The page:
BARRON, Wis. - An army of searchers heeded the call Tuesday for volunteers and helped law enforcement hunt for evidence that Wisconsin authorities hope leads to locating 13-year-old Jayme Closs and solving the shooting deaths of her parents in the family’s home more than a week ago.
This organized foot-soldier hunt for clues - capped at 2,000 volunteers - was the second since James and Denise Closs were killed on Oct. 15 in their home on the western edge of Barron, and was much larger than the first on Thursday, which the Barron County Sheriff’s Department said came up empty.
“The outpouring of hope and support from the community and law enforcement has been overwhelming,” read a Sheriff’s Department statement issued as the day’s search was winding down. Searchers collected various items Tuesday for inspection, but none turned out to be related to the case, the statement continued.
Away from the pursuit of evidence on the ground, the Sheriff’s Department added, more than roughly 1,100 of the more than 1,400 tips received by authorities have been investigated and determined to have no connection to Jayme’s disappearance or the killing of her parents. In the meantime, the sheriff’s statement continued, “We are aggressively working the others.”
Earlier in the day, under low cloud cover and with daybreak yet to take full effect, a stream of vehicles - from compact cars to a school bus - stretched for miles, inching its way toward the gathering point in Barron well before the appointed starting time for a search lasting into late afternoon.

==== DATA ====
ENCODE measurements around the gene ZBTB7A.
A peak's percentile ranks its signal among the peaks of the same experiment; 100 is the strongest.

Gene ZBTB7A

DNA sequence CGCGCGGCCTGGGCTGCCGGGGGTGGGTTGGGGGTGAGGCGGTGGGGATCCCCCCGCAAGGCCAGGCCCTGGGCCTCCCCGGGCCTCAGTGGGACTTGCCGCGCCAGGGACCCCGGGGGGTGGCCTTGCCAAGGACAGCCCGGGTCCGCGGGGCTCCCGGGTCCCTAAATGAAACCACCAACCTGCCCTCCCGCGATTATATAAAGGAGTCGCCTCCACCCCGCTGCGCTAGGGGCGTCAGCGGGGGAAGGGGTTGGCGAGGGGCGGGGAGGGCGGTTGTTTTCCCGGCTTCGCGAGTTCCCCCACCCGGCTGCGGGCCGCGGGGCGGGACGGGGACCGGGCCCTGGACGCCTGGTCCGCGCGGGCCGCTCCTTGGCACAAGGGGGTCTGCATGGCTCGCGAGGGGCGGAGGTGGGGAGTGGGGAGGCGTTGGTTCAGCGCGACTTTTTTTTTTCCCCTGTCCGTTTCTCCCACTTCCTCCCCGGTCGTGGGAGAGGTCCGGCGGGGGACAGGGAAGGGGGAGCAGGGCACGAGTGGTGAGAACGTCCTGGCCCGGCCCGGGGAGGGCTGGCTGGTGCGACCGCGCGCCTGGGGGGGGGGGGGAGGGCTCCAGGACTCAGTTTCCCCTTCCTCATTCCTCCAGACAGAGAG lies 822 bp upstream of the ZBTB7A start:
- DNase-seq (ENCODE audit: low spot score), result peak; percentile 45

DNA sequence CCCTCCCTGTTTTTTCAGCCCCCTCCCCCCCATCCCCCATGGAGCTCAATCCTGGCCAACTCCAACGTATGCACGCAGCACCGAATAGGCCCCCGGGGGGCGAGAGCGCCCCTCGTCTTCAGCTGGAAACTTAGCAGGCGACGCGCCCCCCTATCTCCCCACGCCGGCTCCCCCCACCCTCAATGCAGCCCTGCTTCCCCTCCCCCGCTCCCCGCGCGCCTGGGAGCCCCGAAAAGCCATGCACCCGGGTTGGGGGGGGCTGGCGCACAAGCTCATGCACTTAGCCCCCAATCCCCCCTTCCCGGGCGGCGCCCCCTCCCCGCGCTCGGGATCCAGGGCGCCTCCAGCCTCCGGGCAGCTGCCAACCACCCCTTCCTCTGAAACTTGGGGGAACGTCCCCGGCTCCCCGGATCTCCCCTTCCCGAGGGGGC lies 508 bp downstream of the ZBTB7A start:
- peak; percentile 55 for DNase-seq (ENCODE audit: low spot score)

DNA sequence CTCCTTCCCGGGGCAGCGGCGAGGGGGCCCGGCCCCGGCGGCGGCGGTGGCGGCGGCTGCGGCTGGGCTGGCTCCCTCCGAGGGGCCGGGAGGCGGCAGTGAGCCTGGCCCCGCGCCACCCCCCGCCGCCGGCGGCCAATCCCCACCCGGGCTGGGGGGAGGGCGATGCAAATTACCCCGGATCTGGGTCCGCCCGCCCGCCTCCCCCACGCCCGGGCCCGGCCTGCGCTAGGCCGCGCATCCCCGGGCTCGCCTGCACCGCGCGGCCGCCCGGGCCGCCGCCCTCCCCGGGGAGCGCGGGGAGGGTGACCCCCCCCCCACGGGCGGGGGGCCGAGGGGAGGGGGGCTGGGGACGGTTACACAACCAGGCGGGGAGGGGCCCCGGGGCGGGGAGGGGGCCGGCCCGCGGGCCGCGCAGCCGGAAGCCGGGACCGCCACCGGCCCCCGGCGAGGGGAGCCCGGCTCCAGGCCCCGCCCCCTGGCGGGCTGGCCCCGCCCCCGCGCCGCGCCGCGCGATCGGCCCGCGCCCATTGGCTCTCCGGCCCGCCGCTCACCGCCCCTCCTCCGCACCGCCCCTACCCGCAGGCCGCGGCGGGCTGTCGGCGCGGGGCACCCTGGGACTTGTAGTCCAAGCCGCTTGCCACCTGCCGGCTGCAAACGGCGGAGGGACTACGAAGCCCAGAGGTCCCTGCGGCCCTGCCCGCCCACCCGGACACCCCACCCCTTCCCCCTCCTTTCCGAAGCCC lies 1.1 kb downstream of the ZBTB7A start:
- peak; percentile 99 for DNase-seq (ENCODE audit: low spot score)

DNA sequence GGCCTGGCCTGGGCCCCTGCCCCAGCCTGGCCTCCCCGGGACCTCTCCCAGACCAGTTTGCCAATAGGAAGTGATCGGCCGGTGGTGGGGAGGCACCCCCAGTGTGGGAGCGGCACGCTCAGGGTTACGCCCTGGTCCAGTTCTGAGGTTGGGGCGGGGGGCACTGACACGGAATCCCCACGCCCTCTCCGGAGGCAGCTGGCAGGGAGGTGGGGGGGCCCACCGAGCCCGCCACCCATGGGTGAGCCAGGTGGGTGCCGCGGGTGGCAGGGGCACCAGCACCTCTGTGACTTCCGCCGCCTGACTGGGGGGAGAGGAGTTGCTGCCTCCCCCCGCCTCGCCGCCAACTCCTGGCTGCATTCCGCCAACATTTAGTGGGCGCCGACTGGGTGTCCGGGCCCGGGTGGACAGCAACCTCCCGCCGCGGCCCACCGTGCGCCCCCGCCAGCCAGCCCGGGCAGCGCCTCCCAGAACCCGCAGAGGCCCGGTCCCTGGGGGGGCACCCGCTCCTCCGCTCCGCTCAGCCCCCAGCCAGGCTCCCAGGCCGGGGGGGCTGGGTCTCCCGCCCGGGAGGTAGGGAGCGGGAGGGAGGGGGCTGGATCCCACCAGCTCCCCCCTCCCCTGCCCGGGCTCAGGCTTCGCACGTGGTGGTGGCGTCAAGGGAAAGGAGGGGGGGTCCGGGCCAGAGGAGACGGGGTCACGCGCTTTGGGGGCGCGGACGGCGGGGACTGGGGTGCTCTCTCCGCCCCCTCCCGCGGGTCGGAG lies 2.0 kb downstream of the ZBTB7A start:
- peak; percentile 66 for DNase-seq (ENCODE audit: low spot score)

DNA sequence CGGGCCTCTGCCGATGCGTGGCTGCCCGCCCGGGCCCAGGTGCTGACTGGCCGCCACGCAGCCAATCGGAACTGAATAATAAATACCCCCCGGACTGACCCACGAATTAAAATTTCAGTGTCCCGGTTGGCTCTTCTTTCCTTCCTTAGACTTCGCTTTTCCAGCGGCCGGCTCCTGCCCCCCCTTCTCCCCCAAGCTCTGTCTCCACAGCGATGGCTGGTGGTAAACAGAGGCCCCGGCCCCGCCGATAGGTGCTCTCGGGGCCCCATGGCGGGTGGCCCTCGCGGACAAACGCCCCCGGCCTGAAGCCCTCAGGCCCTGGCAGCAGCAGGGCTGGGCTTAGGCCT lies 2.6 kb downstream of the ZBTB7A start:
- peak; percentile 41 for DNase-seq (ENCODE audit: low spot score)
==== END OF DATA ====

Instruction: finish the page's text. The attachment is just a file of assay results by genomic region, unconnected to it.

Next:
Officials directed people to park in harvested soybean fields and made all volunteers register. Some people carried trekking poles and backpacks, some showed up wearing hunting gear and others donned snowmobile jackets, wool hats and mittens. Ronald Peterson, who came with his wife, Ann, from Spooner, and is originally from Blaine, Minn., said they don’t know the family but felt compelled to come. “How can you not relate to a missing 13-year-old?” he asked. “I can’t imagine anybody who can’t feel a lot of compassion.”
Authorities say they have no credible indications of Jayme’s whereabouts, and Sheriff Chris Fitzgerald continues to consider her “missing and endangered,” and believes she can be brought home alive.
There also are no firm suspects identified in her disappearance or the killing of her parents in the middle of the night.
At a news briefing Monday afternoon, law enforcement alerted the public to watch for vehicles that were seen in the area about the time of the crimes.
Fitzgerald said authorities are looking for a 2008-2014 red or orange Dodge Challenger and a black SUV: either a 2006-2010 Ford Edge or a 2004-2010 Acura MDX. Cameras on homes and businesses in the area picked up those cars, he said.
“You never know what will bring Jayme home, so please, call in your tips,” he said, asking people to alert law enforcement if they recognize the descriptions of any of the cars.
Anyone with information is asked to call a 24-hour tip line, 1-855-744-3879, or e-mail firstname.lastname@example.org.
Later Monday, a nighttime vigil on the Barron High School football field drew community members willing to brave the fall chill in a showing of grief and mutual support.
The choir from Riverview Middle School - where Jayme is a student - sang “there must be a way to change the world.”
Local musician Chris Kroeze, a contestant on television’s “The Voice,” took the podium last, strumming his guitar and singing a Beatles favorite: “And when the brokenhearted people living in the world agree, there will be an answer, let it be.”
Funeral services for both 56-year-old James and 46-year-old Denise Closs are scheduled for 1 p.m. Saturday in nearby Cameron, the Rausch and Steel Funeral Home in Barron announced Monday night.